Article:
Home About us Ask A Quote Sitemap Pay Online
Ladakh  Arts & Crafts
Ladakh Monasteries
Ladakh Culture
Ladakhi Faces
Ladakhi Language
Ladakh Festivals
Ladakh Arts & Crafts
Ladakhi Cuisines
Ladakhi Music & Dance
<%-- Start here--%>The tradition of artistic craftsmanship in Ladakh is not as well developed as in neighbouring Kashmir, and most of the luxury articles are obtained through imports. The exception is the village of Chiling, about 19 km up the Zanskar River from Nimo, where a community of metal workers carry on their ancestral profession, working with silver, brass and copper. These are said to be the descendants of artisans brought from Nepal during the mid-17th century to build one of the gigantic Buddha - images at Shey. They produce exquisite items for domestic and religious use, such as tea and chang pots, teacup-stands and lids, hookah-bases, ladles, bowls and occasionally, silver chortens for temples and domestic shrines.

Items of everyday use such as cooking pots and bowls, as well as agricultural implements are supplied by local blacksmiths (gara). They also make the large and ornate iron stoves seen in kitchens of the Ladakhi homes. Craftsmanship in general has not developed beyond the production of everyday items for domestic use. Pattu, the rough, warm, woollen material used for clothing is made from locally produced wool, spun by women on drop-spindles, and woven by traditional weavers on portable looms that are set up in the winter sunshine or under the shade of a tree in summer. Baskets, for the transport of any kind of burden, are woven out of willow twigs or a particular variety of grass. Woodwork is confined largely to the production of pillars and carved lintels for the houses and the low carved tables or Chog-tse that are a feature of every Ladakhi living room.

Many such items, including newly introduced varieties, are available in the Government Handicrafts Centre at Leh. There you can find, in addition to traditional objects, a few special items like pure pashmina shawls, rough compared with those produced in Srinagar, and carpets with Tibetan designs. Similar carpets can also be purchased at the Tibetan Refugee Centre, Choglamsar. The Handicrafts Centre also has a department of thangka painting. These icons on cloth are executed in accordance with strict traditional guidelines handed down the generations.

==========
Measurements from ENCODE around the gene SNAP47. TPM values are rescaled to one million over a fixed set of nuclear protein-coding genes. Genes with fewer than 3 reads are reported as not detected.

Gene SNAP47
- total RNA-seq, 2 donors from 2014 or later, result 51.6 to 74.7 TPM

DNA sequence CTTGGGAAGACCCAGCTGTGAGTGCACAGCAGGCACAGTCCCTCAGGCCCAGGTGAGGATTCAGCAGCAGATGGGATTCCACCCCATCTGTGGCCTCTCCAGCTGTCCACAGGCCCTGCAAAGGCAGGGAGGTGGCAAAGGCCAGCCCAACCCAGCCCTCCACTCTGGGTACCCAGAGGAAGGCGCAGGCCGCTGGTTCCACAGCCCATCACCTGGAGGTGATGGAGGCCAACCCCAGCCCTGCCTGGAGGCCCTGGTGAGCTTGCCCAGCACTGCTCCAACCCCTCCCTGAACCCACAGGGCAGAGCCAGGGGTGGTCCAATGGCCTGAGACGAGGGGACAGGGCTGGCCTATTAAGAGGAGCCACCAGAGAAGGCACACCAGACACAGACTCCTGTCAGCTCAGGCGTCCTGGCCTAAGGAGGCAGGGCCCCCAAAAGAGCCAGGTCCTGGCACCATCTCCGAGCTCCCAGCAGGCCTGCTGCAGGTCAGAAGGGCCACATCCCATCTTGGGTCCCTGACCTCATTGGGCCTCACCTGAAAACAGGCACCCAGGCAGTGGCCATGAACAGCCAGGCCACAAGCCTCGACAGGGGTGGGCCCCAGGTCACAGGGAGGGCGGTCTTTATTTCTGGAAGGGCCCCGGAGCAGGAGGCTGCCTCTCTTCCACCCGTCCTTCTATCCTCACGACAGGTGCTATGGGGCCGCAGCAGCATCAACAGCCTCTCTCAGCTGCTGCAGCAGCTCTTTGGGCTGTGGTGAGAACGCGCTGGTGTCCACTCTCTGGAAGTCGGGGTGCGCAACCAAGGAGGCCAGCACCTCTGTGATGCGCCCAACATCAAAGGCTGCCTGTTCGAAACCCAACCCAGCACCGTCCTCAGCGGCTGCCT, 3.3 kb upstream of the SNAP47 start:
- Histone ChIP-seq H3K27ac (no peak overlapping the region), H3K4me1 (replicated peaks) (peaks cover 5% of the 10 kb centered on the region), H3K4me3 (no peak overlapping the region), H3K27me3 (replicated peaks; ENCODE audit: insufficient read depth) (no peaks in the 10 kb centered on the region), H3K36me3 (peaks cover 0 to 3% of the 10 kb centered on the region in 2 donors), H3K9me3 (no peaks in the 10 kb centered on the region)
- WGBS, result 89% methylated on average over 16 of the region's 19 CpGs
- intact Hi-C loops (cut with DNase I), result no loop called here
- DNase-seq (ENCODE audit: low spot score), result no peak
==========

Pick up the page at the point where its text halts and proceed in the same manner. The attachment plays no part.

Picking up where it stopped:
In the same tradition are the mural paintings in the monasteries, where semi-professionals, both monks and laymen, toil to keep the walls decorated with images symbolising various aspects of Buddhism. The skill of building religious statues is also not extinct. The gigantic image of Maitreya Buddha was installed in Thiksey Gompa as recently as the early 1980 <%-- end Here--%>
Make A Quick Enquiry
 
 
 
 

Register for email updates
Sign up to receive updates on offers and other news from Visit Ladakh

Search The Site
Search our website for a destination, place, hotel or even a type of holiday.


Request A Quick Callback

Please fill the form below to request a Callback.
Name 
Email Address 
Phone Number (Primary) Country Code +Tel Number  
Phone Number (Additional) Country Code +Tel Number
Prefered Time 
Country 
Cancel  
We promise to get in touch with you as soon as possible, however if you would like to talk to someone immediately, please call 0091 194 2481260, We look forward to talking with you.
Feedback on our website

Please send us your comments and suggestions about our website.
If you wish to make an enquiry about a Contact Us, please visit our Ask A Qoute page.
Feedback Message: 
Your Name: 
Your Email: 
Cancel Or
Sign Up For Newsletters

Please fill out your little information below
If you wish to make an enquiry about a website, please visit our Ask A Qoute page.
Your Name: 
Your Email: 
Cancel  
      
Home About Us Appraisals Privacy Policy Booking Conditions Contact Us
Visit Ladakh is an online business division of Distant Holidays
© Copyright Visit Ladakh.Com 2010-2011, All rights reserved Developed By Netshell